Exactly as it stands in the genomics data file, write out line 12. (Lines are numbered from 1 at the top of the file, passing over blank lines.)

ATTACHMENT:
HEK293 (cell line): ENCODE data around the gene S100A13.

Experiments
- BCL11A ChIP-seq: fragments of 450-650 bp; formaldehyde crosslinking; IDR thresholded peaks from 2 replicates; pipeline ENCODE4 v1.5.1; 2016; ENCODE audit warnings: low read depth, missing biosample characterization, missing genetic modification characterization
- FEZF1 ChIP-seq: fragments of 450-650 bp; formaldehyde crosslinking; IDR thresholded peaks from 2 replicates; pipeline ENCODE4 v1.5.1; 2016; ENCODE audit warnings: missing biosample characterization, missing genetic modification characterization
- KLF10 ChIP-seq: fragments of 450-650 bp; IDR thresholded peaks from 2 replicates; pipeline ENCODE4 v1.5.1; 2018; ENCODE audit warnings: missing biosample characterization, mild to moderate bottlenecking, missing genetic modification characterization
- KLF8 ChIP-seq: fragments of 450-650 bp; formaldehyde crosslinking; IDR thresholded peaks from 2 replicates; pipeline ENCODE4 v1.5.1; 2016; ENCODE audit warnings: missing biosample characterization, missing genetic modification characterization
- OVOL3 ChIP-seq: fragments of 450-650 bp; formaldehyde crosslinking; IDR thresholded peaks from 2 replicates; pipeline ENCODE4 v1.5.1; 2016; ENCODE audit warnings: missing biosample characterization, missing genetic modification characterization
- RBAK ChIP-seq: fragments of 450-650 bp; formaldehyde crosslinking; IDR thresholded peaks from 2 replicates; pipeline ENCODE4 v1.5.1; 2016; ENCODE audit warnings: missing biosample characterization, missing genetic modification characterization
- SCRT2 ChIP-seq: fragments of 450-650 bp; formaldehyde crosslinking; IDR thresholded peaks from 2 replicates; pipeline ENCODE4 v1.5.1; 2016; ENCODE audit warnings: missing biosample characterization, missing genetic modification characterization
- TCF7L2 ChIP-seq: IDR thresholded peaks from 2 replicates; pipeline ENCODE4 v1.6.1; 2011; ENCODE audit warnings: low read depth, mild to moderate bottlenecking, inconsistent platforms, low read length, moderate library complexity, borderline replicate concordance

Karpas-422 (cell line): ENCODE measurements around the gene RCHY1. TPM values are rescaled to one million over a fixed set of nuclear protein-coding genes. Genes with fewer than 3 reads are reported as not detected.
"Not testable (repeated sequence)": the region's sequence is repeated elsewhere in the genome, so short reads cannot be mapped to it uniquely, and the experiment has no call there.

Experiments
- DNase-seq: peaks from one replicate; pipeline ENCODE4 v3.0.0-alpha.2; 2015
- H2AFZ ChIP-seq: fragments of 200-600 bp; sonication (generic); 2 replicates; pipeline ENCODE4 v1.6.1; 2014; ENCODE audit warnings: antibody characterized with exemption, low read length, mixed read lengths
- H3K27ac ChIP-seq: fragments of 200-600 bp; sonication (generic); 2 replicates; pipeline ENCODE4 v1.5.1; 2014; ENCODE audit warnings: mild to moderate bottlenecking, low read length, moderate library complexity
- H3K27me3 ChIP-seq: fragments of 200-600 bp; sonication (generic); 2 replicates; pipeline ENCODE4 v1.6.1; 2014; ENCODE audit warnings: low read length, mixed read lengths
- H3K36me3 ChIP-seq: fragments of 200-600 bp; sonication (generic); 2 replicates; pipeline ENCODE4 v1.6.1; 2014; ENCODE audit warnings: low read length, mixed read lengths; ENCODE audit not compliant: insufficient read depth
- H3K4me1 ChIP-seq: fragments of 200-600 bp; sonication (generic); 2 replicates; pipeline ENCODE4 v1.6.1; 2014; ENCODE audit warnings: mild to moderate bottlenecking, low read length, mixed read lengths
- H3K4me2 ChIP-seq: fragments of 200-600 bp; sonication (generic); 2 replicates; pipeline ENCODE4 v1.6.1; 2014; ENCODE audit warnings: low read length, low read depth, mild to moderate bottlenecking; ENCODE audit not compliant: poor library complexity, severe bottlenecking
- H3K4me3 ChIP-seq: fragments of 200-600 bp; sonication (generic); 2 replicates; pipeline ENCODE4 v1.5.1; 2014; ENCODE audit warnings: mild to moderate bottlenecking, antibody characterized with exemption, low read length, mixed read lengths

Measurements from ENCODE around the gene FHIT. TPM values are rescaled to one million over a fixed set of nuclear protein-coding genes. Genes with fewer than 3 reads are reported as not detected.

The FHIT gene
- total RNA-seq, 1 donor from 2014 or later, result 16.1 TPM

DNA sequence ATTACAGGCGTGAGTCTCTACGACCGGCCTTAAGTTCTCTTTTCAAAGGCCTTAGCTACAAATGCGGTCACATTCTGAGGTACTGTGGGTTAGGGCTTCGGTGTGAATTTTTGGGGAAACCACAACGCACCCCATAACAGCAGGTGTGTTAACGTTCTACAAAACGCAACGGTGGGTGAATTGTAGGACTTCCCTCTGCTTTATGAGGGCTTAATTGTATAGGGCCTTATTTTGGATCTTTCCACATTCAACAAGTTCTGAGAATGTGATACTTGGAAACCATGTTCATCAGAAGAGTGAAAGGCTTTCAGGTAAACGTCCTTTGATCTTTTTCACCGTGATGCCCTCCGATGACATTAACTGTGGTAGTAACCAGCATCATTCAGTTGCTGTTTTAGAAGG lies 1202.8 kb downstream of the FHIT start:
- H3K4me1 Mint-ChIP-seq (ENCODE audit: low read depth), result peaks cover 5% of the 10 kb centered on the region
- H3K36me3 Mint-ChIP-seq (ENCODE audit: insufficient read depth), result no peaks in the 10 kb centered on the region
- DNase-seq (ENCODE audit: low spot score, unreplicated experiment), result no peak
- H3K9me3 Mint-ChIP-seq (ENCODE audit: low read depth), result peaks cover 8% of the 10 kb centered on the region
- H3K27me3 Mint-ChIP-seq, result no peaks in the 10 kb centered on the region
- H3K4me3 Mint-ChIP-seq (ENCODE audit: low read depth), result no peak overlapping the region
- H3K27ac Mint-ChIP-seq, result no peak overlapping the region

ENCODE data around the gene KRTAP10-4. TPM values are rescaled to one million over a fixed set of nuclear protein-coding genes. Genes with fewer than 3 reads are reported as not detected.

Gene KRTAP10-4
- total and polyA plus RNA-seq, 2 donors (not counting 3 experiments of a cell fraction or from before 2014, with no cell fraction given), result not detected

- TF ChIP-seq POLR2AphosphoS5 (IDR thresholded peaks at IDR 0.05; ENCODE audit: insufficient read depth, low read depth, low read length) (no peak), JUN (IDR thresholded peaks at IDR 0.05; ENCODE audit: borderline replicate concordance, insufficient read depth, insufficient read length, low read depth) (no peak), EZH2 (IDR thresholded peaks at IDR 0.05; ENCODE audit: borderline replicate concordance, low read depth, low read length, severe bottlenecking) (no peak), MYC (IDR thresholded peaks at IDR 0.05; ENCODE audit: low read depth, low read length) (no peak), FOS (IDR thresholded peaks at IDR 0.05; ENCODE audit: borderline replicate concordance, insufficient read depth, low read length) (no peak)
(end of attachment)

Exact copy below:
"Not testable (repeated sequence)": the region's sequence is repeated elsewhere in the genome, so short reads cannot be mapped to it uniquely, and the experiment has no call there.